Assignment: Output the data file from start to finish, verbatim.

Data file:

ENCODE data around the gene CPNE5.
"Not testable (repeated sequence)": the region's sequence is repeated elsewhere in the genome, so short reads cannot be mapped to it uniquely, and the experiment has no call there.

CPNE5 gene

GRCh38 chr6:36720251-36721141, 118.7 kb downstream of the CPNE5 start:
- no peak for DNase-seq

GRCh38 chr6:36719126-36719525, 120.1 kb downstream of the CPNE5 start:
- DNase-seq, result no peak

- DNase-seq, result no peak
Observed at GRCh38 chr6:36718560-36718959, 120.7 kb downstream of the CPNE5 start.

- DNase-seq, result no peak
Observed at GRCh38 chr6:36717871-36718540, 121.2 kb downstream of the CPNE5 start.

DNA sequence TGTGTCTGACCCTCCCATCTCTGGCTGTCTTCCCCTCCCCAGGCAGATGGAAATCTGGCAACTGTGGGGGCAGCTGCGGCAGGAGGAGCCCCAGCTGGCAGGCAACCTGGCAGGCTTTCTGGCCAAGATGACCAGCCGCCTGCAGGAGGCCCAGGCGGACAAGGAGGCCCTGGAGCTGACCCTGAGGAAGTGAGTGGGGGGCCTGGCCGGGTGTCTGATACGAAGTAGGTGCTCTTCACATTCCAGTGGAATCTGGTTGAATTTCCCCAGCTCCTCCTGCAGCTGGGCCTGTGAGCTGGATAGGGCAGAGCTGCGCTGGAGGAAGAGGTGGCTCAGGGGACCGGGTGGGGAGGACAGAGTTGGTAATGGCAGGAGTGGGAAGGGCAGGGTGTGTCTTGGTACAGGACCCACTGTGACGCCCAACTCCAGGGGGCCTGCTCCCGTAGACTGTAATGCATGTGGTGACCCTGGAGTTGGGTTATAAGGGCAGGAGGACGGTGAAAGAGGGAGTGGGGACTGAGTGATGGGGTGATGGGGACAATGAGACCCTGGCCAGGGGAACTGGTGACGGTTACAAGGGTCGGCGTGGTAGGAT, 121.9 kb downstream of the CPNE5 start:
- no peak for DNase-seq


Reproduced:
ENCODE data around the gene CPNE5.
"Not testable (repeated sequence)": the region's sequence is repeated elsewhere in the genome, so short reads cannot be mapped to it uniquely, and the experiment has no call there.

CPNE5 gene

GRCh38 chr6:36720251-36721141, 118.7 kb downstream of the CPNE5 start:
- no peak for DNase-seq

GRCh38 chr6:36719126-36719525, 120.1 kb downstream of the CPNE5 start:
- DNase-seq, result no peak

- DNase-seq, result no peak
Observed at GRCh38 chr6:36718560-36718959, 120.7 kb downstream of the CPNE5 start.

- DNase-seq, result no peak
Observed at GRCh38 chr6:36717871-36718540, 121.2 kb downstream of the CPNE5 start.

DNA sequence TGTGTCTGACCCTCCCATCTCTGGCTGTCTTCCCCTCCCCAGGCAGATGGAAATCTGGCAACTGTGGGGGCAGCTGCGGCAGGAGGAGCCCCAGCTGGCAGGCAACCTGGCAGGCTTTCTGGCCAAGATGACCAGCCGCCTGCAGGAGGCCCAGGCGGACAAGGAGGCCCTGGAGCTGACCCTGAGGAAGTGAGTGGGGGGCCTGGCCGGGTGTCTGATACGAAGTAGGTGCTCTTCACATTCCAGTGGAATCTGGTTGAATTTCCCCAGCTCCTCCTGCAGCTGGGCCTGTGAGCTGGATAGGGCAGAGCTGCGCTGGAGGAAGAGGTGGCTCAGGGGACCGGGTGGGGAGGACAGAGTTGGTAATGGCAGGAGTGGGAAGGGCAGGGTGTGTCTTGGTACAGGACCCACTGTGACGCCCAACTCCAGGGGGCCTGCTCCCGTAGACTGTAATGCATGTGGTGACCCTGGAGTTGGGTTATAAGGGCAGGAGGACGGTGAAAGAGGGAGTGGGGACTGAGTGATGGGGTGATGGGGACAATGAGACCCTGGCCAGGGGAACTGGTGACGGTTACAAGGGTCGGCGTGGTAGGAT, 121.9 kb downstream of the CPNE5 start:
- no peak for DNase-seq